Google App Engine vs Google Compute Engine

Google App Engine
Google App Engine lets you run web applications on Google's infrastructure. App Engine applications are easy to build, easy to maintain, and easy to scale as your traffic and data storage needs grow. With App Engine, there are no servers to maintain: You just upload your application, and it's ready to serve your users.
Google Compute Engine
Run your large-scale computing workloads on Linux virtual machines hosted on Google's infrastructure. Use world class data centers that provide unparalleled performance for your computing needs. Easily scale to tens of thousands of cores on infrastructure designed for large-scale computing.
Comparing Google App Engine vs Google Compute Engine is like comparing apples to oranges. Because your business is unique and nobody except you can decide, which is better for your company. But we can add some fun to your research and suggest some new comparison parameters.

Let's start with videos. We think that Google App Engine has better video than Google Compute Engine

Ok, now let's compare the UI. Looks like Google Compute Engine has more user-friendly interface than Google App Engine because it's bigger. At least on our screenshots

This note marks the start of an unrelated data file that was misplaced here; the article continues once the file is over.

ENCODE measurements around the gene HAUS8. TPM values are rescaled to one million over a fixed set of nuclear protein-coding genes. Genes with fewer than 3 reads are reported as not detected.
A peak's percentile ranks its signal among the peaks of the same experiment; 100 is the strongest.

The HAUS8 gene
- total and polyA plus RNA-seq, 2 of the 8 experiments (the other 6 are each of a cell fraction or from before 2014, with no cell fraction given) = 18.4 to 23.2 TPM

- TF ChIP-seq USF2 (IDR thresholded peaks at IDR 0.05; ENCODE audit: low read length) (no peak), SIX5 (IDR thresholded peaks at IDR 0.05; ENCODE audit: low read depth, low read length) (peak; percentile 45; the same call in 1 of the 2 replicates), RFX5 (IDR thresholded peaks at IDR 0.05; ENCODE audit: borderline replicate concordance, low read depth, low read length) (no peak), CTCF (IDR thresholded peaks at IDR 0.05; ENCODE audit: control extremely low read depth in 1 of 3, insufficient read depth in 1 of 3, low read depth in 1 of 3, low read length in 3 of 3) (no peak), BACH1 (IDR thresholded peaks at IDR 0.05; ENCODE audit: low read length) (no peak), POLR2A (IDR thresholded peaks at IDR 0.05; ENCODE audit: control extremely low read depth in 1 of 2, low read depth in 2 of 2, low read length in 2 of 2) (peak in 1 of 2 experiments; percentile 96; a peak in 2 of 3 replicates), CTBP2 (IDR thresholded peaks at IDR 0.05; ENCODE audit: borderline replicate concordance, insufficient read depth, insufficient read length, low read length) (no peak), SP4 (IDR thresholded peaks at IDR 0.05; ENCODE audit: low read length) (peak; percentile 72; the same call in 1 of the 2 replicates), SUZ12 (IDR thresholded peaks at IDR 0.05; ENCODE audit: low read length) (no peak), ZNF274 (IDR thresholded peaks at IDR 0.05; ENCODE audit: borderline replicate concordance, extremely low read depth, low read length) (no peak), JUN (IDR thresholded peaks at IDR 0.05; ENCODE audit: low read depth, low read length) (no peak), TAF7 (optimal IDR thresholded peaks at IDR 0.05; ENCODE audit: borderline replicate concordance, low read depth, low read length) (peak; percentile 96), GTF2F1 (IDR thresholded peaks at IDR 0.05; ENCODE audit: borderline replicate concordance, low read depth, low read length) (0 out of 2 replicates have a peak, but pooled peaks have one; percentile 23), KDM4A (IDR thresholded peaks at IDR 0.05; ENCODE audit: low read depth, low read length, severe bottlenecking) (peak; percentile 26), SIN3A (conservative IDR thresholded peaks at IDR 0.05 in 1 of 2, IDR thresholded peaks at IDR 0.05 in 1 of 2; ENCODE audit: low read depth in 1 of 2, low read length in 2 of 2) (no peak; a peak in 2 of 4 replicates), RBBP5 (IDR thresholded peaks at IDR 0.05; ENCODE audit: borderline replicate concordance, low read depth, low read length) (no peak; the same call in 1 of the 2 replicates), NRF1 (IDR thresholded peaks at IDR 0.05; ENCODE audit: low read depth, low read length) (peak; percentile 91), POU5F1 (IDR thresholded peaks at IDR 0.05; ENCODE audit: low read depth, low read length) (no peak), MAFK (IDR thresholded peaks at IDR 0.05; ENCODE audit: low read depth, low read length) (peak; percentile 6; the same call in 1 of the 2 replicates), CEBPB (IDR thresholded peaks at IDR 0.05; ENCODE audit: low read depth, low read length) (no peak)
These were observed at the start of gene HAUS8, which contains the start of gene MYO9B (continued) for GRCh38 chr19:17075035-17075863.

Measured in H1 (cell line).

To compare the popularity of the solutions we counted how many alternatives people search for each of them on the Internet. And it turns out that Google App Engine is more popular than Google Compute Engine

Now let's look at the recent activities of our competitors:

- Following AWS, Google Compute Engine also moves to per-second billing (in 2017)
- Google App Engine gets a firewall (in 2017)
- Google App Engine now supports all programming languages (in 2017)
- Google Compute Engine adds Windows Server (in 2015)
- Now you can use Google App Engine to host your company website (in 2013)
- Google Compute Engine is available for all (in 2013)
- Google Compute Engine - the new threat to Amazon (in 2012)
- Google killed App Engine for Business (in 2011)
- Google partners with VMWare to adopt GAE for Enterprise (in 2010)

Looks like Google App Engine was recently more active than Google Compute Engine (at least in our news).